The Tree of Life, written and directed by Terrence Malick. Yes, it's long, and some of the imagery seems incomprehensible, and yes, I'm not sure he pulled off the dinosaur bit. But it tackles head-on the mystery of life, what we alone in the known universe are up to on this little blue ball. This is a movie that aches – to feel, to know, to break free, to find home, to love. You can't just watch it casually. You have to give over to it. Is it pretentious? Sure. But name me an act of trying to make art that isn't.
The Trip, directed by Michael Winterbottom. This docu-comedy, largely improvised by its stars Steve Coogan and Rob Brydon, made me laugh like nothing else this year. Not much happens: Winterbottom films Coogan and Brydon on a culinary tour of northern England. But in the hands of these three, who previously collaborated on one of my all-time favorites, Tristram Shandy: A Cock and Bull Story, that's plenty. They're geniuses at reducing deadly sins – pride, envy, lust – to their smallest iteration, rendering them hilarious.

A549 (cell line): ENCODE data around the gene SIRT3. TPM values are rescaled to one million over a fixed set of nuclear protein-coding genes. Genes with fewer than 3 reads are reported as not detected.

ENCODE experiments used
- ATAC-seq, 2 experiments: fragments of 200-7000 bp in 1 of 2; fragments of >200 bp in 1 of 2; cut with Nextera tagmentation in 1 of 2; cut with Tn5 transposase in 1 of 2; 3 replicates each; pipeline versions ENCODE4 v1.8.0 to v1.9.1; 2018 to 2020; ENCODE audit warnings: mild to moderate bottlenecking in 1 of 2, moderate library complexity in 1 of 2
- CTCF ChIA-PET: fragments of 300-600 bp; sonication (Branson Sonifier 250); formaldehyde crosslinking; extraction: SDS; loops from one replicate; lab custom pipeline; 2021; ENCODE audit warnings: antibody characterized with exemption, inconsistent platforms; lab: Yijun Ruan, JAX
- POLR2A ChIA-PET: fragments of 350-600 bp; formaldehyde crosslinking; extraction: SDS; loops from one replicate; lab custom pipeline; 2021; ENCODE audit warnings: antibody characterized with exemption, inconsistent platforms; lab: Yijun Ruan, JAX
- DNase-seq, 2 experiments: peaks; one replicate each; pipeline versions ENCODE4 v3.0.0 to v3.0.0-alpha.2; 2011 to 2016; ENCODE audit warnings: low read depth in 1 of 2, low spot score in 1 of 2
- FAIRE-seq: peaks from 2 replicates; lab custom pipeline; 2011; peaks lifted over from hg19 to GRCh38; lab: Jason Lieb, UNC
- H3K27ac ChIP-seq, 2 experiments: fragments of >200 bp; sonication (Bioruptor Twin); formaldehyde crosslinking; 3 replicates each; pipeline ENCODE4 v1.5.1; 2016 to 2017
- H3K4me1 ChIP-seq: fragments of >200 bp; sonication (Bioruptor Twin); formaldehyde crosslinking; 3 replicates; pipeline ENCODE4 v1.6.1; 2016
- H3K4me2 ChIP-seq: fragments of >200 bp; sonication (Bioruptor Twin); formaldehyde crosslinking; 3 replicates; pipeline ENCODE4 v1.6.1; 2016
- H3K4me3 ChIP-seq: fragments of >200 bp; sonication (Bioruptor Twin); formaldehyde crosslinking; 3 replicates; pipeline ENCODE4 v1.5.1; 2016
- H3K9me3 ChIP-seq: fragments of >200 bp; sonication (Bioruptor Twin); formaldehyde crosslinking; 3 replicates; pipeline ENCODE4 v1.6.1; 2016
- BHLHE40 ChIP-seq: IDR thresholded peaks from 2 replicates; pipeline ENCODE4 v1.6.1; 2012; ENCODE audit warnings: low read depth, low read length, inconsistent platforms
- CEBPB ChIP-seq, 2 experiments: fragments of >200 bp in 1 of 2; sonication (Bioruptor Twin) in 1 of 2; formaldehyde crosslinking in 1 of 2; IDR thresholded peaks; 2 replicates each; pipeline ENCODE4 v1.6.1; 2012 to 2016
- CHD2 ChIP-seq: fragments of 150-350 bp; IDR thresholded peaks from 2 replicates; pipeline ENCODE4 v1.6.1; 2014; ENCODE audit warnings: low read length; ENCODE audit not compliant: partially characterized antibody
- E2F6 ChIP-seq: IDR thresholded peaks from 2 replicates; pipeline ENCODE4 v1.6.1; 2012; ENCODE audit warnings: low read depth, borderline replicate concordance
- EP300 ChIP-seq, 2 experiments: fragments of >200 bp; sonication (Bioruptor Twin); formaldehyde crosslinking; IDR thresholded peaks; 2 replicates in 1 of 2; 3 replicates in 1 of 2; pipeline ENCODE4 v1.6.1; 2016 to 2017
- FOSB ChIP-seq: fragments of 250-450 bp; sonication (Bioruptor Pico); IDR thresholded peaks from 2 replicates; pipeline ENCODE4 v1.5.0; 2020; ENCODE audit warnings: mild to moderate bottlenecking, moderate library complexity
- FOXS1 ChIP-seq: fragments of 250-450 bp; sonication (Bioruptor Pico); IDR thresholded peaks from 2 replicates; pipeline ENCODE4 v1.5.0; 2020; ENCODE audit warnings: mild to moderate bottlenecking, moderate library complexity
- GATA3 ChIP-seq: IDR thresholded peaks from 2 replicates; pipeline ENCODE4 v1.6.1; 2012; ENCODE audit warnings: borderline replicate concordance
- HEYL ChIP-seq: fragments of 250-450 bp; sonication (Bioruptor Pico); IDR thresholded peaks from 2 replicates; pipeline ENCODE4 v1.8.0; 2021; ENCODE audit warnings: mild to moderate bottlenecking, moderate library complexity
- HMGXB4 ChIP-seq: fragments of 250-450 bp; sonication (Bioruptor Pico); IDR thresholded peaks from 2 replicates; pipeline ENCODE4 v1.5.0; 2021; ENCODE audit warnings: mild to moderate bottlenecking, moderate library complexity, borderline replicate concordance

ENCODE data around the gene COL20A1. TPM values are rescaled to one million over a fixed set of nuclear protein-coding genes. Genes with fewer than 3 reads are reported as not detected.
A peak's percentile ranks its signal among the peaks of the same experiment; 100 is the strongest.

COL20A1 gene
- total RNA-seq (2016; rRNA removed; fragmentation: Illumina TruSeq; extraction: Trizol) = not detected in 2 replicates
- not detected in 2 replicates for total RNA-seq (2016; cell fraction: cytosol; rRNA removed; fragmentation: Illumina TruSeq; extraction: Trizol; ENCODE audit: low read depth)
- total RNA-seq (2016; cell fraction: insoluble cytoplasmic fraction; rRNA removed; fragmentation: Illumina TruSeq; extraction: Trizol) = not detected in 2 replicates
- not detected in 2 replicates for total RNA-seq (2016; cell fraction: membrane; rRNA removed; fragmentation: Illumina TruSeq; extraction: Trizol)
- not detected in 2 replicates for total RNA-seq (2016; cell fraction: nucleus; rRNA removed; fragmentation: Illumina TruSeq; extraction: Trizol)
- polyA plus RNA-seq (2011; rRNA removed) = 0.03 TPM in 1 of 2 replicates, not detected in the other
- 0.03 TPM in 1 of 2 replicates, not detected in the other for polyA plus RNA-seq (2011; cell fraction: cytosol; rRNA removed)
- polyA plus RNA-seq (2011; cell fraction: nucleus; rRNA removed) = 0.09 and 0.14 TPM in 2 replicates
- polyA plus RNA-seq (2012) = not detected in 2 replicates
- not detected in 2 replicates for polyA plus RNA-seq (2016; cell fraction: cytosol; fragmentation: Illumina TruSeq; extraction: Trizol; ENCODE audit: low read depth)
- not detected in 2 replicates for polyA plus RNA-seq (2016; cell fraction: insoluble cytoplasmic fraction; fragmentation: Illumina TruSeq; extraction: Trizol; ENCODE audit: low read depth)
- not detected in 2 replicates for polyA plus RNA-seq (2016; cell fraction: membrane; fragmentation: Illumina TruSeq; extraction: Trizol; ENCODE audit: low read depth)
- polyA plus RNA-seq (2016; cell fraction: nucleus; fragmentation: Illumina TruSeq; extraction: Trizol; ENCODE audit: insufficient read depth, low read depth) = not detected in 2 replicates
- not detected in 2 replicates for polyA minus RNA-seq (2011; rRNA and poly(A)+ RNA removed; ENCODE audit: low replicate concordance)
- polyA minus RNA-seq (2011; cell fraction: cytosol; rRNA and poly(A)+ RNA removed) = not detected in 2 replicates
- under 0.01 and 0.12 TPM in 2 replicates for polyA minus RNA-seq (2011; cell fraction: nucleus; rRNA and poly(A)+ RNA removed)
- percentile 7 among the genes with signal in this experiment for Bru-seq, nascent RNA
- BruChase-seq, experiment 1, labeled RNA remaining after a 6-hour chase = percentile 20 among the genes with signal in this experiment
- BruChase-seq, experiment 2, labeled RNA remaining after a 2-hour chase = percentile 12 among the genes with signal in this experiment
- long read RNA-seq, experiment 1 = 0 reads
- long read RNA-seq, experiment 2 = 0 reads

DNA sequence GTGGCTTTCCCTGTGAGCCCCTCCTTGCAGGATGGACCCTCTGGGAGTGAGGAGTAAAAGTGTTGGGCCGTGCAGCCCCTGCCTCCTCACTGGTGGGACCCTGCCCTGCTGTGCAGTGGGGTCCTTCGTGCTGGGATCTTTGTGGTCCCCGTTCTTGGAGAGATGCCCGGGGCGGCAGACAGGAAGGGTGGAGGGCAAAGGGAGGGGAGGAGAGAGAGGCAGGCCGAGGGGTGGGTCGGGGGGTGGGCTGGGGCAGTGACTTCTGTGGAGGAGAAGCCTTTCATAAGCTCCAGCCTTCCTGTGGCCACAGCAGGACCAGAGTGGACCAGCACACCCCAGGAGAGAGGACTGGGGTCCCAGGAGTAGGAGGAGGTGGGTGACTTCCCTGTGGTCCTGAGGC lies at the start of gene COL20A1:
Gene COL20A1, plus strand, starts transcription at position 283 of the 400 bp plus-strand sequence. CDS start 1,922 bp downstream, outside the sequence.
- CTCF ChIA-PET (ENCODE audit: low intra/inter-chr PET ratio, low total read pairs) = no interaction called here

The Whistleblower, directed by Larysa Kondracki, written by Kondracki and Eilis Kirwan. An underrated Canadian film is not news. But this political thriller, about a UN peacekeeper (Rachel Weisz) confronting the moral mess of postwar Bosnia, made news this year when it prompted the UN to take a hard look at some of its hiring practices – and alleged cover-ups. It's also a wrenching look at human trafficking, and features a note-perfect performance by Weisz that deserves a lot more attention.
And now I can think of no better way to close out one year and begin the next than with a defining quote from Pina Bausch: "Dance, dance, otherwise we are lost."